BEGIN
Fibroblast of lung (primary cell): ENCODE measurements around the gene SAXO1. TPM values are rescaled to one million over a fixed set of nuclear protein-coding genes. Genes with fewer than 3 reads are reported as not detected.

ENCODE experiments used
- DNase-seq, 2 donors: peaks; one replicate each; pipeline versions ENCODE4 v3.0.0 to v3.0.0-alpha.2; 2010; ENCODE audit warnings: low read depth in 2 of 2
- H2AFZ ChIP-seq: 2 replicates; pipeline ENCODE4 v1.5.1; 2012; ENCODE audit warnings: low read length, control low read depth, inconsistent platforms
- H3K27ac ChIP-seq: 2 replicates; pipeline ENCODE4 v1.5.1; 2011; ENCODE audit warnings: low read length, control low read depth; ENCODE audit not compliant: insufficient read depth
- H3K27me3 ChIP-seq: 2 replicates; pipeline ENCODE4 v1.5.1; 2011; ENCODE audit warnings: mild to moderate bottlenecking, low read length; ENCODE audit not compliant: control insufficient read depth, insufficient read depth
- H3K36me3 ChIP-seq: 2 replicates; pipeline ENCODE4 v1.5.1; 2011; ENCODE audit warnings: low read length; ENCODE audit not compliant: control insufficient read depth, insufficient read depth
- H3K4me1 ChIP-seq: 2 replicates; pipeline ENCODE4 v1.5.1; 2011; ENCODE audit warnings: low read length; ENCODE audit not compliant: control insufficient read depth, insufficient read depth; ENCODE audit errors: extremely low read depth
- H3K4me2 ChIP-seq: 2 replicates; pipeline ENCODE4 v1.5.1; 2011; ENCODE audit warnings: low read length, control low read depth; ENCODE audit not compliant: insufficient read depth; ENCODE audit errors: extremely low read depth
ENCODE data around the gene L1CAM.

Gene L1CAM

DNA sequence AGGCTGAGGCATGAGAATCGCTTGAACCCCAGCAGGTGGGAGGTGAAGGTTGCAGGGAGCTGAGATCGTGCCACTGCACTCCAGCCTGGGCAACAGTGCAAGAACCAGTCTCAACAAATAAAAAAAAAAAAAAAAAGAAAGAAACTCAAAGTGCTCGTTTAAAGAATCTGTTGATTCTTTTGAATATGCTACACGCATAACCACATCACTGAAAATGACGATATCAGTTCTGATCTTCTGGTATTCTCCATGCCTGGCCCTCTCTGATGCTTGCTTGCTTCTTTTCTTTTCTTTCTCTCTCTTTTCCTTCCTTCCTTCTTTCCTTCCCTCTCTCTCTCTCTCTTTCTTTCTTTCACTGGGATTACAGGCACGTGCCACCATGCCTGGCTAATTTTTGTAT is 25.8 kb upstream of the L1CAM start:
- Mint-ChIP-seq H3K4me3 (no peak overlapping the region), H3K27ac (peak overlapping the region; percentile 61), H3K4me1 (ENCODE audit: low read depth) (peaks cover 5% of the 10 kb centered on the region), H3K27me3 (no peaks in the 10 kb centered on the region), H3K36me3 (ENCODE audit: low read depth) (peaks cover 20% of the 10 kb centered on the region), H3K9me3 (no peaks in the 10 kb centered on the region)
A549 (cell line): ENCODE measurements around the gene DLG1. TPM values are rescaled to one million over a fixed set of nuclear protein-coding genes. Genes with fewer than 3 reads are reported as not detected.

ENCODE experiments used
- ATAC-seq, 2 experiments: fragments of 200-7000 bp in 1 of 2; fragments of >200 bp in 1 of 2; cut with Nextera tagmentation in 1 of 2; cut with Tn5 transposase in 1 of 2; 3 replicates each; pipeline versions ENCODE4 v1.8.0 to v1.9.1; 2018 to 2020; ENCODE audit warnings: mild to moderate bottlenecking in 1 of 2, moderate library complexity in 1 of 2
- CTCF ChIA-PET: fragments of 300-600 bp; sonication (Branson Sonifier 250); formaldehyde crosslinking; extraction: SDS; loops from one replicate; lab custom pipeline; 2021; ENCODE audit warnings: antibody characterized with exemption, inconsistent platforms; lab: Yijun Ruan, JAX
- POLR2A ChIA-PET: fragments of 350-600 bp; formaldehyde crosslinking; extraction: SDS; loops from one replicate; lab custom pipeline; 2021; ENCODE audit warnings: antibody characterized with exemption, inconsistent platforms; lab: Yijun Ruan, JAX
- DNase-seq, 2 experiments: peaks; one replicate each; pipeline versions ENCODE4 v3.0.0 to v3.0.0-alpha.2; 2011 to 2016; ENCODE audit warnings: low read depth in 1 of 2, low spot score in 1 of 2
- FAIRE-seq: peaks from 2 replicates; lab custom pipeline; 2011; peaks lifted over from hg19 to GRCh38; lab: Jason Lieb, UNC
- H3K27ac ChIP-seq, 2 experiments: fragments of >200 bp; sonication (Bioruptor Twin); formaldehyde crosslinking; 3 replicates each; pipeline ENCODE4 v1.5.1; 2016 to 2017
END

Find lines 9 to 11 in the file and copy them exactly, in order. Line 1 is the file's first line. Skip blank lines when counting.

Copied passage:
- H3K4me2 ChIP-seq: 2 replicates; pipeline ENCODE4 v1.5.1; 2011; ENCODE audit warnings: low read length, control low read depth; ENCODE audit not compliant: insufficient read depth; ENCODE audit errors: extremely low read depth
ENCODE data around the gene L1CAM.

Gene L1CAM